Participants were first tested for masculinity preferences, as preferences for masculinity are highly variable (Penton-Voak et al. 1999; Little et al. 2001, 2002) and may affect the extent to which shifts in preference during the adaptation phases could be detected. They viewed both a male and a female face (order randomized) that was randomly chosen from the masculinity preference continuum and were told to move the computer mouse (increasing or decreasing the masculinity of the face) until the image was most attractive. Participants then passively viewed all six adaptation conditions (20 faces that were male or female and feminized, unmanipulated or masculinized, each face presented for 3 s) in random order. After each adaptation phase, participants repeated the masculinity preference task, as described above. The method used in experiment 3 to assess masculinity preference has been used in many previous studies (Perrett et al. 1998; Penton-Voak et al. 1999; Little et al. 2001, 2002).

(c) Results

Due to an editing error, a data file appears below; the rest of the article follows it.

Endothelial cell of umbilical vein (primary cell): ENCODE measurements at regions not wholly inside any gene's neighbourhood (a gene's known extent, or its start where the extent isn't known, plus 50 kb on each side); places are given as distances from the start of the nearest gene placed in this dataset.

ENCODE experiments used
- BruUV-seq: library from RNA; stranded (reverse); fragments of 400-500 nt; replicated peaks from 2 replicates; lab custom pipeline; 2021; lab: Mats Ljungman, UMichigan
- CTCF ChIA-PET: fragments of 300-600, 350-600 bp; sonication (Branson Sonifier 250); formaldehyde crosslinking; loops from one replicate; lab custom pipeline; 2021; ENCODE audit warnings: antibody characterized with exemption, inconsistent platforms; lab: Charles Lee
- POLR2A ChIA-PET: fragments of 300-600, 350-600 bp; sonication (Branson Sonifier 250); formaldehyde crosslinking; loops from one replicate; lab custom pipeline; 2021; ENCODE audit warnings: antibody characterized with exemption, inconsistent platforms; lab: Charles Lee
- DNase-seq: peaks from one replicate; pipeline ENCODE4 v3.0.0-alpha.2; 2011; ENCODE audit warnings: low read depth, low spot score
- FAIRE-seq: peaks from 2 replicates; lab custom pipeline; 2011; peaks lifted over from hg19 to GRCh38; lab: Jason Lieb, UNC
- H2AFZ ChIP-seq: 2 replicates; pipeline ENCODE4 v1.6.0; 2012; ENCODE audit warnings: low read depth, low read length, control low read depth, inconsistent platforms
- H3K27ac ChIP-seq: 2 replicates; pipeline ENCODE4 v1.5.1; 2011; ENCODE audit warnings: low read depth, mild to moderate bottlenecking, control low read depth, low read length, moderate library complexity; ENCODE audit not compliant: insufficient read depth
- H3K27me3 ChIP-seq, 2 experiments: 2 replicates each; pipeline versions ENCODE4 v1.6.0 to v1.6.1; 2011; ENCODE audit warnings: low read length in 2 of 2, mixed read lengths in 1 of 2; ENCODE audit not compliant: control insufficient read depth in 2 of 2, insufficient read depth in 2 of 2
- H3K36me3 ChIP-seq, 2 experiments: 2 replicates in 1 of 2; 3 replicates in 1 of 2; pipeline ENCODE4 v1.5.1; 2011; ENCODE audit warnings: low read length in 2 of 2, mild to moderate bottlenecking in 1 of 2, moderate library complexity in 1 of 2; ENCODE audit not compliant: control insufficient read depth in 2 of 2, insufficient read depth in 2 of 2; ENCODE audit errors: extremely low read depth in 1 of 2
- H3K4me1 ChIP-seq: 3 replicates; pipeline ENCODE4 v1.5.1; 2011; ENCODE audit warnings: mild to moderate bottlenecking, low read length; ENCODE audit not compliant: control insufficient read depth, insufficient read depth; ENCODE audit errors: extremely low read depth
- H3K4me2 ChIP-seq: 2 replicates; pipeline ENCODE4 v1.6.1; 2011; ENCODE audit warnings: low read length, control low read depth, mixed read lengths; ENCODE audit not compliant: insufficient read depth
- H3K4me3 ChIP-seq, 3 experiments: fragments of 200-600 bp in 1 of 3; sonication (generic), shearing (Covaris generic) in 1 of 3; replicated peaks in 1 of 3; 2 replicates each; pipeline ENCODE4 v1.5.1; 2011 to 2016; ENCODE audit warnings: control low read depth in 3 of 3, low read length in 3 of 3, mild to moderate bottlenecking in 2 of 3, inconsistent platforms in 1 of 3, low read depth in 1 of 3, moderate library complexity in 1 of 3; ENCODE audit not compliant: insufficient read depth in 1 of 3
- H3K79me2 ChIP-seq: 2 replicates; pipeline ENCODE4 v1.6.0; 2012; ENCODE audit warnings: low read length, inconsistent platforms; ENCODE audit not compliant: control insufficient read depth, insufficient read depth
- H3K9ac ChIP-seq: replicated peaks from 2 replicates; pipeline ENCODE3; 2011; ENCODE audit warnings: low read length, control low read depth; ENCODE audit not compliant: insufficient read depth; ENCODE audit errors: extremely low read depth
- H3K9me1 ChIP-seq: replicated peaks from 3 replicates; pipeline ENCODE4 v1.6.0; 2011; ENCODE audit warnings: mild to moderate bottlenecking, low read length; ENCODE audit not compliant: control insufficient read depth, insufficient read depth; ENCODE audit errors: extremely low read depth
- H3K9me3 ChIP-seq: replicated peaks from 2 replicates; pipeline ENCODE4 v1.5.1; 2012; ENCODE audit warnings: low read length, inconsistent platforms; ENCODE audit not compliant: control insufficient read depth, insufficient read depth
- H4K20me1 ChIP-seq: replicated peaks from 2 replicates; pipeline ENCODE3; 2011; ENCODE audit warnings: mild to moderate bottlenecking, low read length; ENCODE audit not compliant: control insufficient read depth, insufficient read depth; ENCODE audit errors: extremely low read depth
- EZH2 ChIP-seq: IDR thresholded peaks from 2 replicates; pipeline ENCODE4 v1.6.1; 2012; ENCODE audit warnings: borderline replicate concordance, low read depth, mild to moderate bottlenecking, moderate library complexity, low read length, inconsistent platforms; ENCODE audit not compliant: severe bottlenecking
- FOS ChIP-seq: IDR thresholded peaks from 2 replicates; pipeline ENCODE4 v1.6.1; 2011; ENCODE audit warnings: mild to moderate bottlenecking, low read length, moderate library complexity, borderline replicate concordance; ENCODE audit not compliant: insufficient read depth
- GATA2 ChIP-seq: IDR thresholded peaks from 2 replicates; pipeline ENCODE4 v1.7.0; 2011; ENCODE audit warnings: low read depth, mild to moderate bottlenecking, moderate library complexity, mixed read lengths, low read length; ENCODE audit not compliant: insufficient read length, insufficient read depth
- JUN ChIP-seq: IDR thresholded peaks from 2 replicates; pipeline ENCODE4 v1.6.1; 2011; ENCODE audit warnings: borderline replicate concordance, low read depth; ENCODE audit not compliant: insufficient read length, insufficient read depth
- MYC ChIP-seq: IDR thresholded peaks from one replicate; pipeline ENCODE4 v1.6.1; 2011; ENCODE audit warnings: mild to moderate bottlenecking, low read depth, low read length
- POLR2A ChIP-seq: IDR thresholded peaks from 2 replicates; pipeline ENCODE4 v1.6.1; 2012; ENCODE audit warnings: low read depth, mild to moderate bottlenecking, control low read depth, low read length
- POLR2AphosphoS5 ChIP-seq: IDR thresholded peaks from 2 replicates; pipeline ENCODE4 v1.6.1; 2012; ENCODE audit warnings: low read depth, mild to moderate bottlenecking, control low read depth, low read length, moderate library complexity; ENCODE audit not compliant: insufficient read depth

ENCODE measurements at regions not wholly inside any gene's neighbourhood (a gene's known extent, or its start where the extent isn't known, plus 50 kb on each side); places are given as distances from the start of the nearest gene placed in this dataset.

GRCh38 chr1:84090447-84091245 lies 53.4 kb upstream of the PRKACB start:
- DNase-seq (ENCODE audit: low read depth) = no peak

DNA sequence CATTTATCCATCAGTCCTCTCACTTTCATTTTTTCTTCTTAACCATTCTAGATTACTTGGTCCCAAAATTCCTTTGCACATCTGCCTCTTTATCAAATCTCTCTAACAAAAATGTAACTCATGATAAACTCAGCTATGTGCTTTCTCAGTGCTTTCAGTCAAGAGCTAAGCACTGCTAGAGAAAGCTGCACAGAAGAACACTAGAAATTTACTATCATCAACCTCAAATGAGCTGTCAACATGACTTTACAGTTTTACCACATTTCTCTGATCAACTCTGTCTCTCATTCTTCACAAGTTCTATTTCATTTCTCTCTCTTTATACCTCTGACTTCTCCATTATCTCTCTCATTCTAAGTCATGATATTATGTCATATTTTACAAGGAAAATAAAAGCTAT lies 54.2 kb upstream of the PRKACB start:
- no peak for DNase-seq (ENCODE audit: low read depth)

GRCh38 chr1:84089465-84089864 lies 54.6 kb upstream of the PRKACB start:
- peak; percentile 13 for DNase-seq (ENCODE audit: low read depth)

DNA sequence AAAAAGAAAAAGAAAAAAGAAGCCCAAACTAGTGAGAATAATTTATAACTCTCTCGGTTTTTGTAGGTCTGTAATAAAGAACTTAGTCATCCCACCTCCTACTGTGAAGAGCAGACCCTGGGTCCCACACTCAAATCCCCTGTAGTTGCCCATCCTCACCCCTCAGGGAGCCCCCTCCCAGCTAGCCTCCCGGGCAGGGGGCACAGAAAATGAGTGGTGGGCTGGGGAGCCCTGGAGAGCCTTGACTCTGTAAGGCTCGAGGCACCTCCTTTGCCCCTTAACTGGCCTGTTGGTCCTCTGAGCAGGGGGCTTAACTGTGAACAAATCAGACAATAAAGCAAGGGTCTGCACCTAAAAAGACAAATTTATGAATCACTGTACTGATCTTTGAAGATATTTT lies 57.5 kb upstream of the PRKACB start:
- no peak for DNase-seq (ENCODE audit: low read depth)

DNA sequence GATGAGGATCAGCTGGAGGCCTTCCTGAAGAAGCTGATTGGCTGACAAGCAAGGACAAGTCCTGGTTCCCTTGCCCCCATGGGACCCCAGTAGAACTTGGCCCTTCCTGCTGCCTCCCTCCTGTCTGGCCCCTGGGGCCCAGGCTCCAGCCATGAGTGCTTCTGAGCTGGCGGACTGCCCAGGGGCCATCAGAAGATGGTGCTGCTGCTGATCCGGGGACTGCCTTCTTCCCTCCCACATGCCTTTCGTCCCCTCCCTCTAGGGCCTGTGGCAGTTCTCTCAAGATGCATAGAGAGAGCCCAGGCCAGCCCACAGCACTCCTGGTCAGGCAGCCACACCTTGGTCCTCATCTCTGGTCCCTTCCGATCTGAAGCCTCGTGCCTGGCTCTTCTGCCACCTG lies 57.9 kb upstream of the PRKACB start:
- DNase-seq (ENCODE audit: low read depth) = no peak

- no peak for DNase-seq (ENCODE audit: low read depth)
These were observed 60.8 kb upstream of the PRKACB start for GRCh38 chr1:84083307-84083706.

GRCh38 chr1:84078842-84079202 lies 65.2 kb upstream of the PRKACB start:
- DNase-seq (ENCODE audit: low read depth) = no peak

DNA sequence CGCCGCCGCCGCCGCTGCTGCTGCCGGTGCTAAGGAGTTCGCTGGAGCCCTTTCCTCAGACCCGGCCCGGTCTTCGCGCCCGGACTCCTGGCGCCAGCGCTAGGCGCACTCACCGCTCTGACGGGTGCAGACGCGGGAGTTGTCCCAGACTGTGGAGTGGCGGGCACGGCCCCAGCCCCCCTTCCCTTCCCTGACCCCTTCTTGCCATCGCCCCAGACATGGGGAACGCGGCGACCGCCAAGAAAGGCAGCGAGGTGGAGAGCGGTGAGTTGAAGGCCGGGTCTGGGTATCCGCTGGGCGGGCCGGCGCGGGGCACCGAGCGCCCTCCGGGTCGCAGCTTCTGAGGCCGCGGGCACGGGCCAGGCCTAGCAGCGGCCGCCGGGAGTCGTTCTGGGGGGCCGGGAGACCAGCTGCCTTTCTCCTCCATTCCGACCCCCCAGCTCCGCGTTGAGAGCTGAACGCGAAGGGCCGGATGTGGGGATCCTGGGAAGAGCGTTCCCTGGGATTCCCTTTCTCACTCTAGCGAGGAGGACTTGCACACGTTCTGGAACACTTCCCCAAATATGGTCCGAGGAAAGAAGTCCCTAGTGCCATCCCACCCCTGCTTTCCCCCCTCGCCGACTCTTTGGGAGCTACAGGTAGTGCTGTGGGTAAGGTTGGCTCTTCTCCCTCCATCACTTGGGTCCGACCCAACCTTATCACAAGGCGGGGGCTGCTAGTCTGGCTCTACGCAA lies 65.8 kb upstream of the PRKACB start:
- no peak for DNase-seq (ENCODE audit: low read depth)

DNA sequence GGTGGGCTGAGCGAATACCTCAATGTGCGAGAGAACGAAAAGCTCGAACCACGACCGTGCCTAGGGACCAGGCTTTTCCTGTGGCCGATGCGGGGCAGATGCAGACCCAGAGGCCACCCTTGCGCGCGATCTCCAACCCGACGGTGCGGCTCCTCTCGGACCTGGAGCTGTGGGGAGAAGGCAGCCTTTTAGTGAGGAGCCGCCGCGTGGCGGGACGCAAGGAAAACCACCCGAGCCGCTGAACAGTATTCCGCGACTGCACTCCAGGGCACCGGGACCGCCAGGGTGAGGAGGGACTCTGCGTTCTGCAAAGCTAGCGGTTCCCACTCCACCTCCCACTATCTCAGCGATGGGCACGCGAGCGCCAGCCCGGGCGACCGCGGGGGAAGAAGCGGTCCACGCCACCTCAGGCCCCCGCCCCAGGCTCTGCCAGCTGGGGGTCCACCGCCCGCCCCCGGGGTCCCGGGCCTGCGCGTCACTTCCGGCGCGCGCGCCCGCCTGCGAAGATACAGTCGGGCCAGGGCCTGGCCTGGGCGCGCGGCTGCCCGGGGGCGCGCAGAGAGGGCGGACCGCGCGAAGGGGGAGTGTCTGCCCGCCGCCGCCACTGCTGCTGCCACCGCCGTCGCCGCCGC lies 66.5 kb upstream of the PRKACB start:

A mixed design ANOVA (dependent variable: percentage masculinity preferred; within-participant factors: adaptation face masculinity (masculinized, unmanipulated, feminized), adapting face sex (male, female), sex congruence between adaptation and test phases (congruent, incongruent); between-participants factor: participant sex (male, female); covariates: pre-adaptation % masculinity preferred for male and female faces) revealed a linear interaction between adaptation face masculinity and congruence of face-sex in the adaptation phase and post-adaptation preference test (F1,17=5.02, p=0.039; figure 2c). This interaction was not qualified by any higher-order interactions (all F1,17<1.34, p>0.26). Although other effects were significant (i.e. pre-adaptation masculinity preferences for male and female faces), these are not relevant to the hypotheses being tested and are not reported in depth here. Further analyses, also with repeated measures ANOVAs, showed that increased adaptation face masculinity only linearly increased masculinity preferences for post-adaptation faces in the congruent condition (F1,17=14.94, p=0.001) and not in the incongruent condition (F1,17=0.12, p=0.74).